The Evidence

Research suggests that a microchip could cause a cancerous growth or tumor in your dog. Even though it’s rare, it is a complication that can apparently occur as the result of microchipping any animal. Although there is much debate about microchips causing cancer, there is much research in general about any foreign objects in the body of a mammal causing cancer. Therefore, it is a health risk to your dog.

There are other accounts of microchipping gone wrong. Among the complications were death from loss of blood, progressive tetraparesis, and neurological damage. There was even an instance where the microchip was inserted into the pet’s brain stem, therefore killing the pet.

With that said, there are risks. However, keep in mind that dogs die from choking on dog food pellets all the time. Are you going to take away their food because they can choke? Probably not.

Where I Stand on Microchipping

I’m not trying to promote or support microchips. I’m trying to just state the facts and research. This is a completely unbiased opinion. In fact, none of my dogs are currently microchipped. The reason for that doesn’t necessarily have to do with the risks. My dogs are well trained and stay inside. I take really good care of my dogs and take other safety precautions.

To be honest with you, for me, it’s mostly about something completely different. I wouldn’t microchip a child. I don’t support microchipping humans. I know dogs aren’t humans. But I really don’t support microchipping getting out of control. If we support microchipping our pets, next it will be prisoners, sex offenders, then our children.

On top of that, if I have other safety measures that work for me, there’s no reason for me to put my dogs at any health risk. And if I did, I would probably wait until they were adults so that the chances of complications would be lower. Inserting foreign objects into a growing or developing mammal always has higher chances of tumor growth and cancer.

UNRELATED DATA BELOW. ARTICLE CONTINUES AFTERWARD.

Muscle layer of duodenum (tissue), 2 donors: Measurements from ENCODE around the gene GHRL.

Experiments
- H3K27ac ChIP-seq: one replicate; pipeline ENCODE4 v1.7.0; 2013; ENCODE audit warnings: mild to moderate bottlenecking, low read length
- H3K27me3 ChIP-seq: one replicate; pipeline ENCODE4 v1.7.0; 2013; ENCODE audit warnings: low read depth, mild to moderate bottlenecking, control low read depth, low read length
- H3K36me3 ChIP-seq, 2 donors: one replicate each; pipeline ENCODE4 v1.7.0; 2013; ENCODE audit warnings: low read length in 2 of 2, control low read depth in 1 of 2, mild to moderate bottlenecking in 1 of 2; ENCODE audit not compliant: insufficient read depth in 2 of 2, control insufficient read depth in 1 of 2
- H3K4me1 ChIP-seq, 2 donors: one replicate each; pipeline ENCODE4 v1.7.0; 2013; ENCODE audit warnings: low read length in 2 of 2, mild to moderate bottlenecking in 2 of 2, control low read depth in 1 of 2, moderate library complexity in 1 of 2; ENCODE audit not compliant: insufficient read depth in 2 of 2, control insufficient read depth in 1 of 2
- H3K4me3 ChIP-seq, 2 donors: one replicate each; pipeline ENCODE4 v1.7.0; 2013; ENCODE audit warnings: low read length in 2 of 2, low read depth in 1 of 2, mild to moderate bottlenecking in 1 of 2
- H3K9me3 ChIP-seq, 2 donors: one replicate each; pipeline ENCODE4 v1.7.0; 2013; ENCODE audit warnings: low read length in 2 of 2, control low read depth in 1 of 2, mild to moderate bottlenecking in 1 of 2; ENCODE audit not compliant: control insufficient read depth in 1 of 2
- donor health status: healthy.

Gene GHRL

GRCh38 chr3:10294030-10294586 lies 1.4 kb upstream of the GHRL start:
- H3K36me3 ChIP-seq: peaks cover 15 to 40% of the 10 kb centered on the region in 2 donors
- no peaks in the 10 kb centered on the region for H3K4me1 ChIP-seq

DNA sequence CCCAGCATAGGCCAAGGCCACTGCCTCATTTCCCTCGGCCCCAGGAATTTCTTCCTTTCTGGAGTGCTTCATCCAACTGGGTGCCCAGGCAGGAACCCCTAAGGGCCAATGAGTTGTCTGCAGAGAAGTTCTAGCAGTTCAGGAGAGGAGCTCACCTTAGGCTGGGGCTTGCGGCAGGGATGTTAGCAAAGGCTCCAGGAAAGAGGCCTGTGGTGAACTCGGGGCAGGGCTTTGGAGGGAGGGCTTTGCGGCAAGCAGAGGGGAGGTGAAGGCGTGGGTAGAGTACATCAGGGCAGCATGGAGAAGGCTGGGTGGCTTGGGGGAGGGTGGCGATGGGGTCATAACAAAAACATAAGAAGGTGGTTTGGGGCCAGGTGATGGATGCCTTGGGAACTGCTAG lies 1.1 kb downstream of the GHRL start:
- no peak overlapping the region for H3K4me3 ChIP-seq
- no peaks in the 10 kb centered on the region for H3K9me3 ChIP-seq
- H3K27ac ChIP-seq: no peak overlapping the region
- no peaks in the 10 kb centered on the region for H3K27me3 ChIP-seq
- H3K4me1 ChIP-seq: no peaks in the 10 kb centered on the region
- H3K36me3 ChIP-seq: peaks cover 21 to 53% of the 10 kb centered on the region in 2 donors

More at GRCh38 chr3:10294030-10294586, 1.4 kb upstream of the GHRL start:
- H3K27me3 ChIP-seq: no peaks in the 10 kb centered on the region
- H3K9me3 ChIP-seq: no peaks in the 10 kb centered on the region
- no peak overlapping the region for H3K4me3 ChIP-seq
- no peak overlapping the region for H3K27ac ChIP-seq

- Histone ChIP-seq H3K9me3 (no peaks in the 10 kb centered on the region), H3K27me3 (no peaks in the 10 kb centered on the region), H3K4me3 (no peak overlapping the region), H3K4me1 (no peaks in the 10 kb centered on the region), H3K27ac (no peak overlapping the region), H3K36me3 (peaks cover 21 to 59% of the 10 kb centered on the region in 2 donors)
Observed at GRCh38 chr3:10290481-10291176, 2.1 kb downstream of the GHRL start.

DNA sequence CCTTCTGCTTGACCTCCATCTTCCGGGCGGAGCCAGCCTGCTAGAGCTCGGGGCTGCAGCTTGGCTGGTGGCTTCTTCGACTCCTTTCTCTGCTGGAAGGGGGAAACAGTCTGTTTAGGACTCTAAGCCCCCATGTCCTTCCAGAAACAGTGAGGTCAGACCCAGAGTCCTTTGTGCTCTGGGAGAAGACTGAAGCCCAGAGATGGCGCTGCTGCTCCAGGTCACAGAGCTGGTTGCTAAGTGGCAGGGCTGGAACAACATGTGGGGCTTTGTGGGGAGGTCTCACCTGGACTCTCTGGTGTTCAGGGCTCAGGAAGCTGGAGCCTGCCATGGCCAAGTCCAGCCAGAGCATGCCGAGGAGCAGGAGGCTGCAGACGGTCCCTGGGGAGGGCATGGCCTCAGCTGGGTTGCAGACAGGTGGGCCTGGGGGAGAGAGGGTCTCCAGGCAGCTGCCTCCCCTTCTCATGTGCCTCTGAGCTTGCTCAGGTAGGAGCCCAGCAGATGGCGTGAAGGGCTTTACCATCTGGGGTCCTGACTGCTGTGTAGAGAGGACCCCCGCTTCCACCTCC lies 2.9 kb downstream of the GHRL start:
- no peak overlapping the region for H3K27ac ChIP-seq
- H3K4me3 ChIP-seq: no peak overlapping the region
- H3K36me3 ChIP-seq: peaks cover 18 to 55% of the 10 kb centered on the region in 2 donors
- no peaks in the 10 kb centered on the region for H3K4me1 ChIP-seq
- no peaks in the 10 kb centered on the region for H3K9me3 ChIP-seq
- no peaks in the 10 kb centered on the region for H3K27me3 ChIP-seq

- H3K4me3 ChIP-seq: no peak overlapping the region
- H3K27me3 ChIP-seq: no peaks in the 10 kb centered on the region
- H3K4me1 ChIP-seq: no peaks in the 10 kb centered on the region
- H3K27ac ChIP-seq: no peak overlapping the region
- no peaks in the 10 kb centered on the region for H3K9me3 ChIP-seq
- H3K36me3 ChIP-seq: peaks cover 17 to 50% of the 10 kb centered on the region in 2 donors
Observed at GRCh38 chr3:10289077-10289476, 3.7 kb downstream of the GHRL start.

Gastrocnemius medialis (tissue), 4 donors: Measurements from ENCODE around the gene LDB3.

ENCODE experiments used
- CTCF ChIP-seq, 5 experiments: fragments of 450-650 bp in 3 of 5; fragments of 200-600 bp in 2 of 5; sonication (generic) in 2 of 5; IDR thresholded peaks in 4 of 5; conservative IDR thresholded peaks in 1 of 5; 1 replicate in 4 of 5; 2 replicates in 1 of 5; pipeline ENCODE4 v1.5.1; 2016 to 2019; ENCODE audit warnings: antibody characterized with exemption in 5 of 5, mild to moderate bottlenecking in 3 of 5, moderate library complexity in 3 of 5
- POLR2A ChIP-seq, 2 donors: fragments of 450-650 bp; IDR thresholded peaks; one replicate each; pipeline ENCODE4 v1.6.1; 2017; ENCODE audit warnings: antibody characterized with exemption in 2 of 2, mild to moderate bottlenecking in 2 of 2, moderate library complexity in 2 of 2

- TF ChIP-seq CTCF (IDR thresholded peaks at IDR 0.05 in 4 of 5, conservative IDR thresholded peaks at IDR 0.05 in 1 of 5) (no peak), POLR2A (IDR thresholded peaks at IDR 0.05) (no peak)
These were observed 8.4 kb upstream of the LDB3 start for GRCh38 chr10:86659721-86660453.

You should make your own decisions about microchipping. Just do your research and be informed. Microchipping a 3 pound puppy might be different than putting a microchip in a 70 pound adult dog. Educate yourself!

Will Microchipping Hurt My Dog?

Yes… it will. Some microchip brands or vets will say that microchipping doesn’t hurt the dog. But it does. Typically, it only hurts a little bit. Remember, the microchip is inserted with a needle and syringe.

It hurts about the same as having your blood taken or getting a shot. So there’s a pin prick, followed by the uncomfortable feeling of something going in or out of a syringe to or from your dog’s body.

It’s like when a pediatrician tells a child, “You won’t feel a thing.” Then takes a vial of blood, or gives the child a shot. So, it does hurt at least a little.

What are the Benefits of Microchipping My Dog?

There are some benefits to microchipping your dog. For example, if your dog somehow ends up at a dog shelter, they will check to see if she has a microchip. That means they can quickly get your dog back to you.

Also, when people find a lost dog, many of them will take it straight to a veterinary clinic to see if it is microchipped. Again, then you get the phone call that someone found your dog.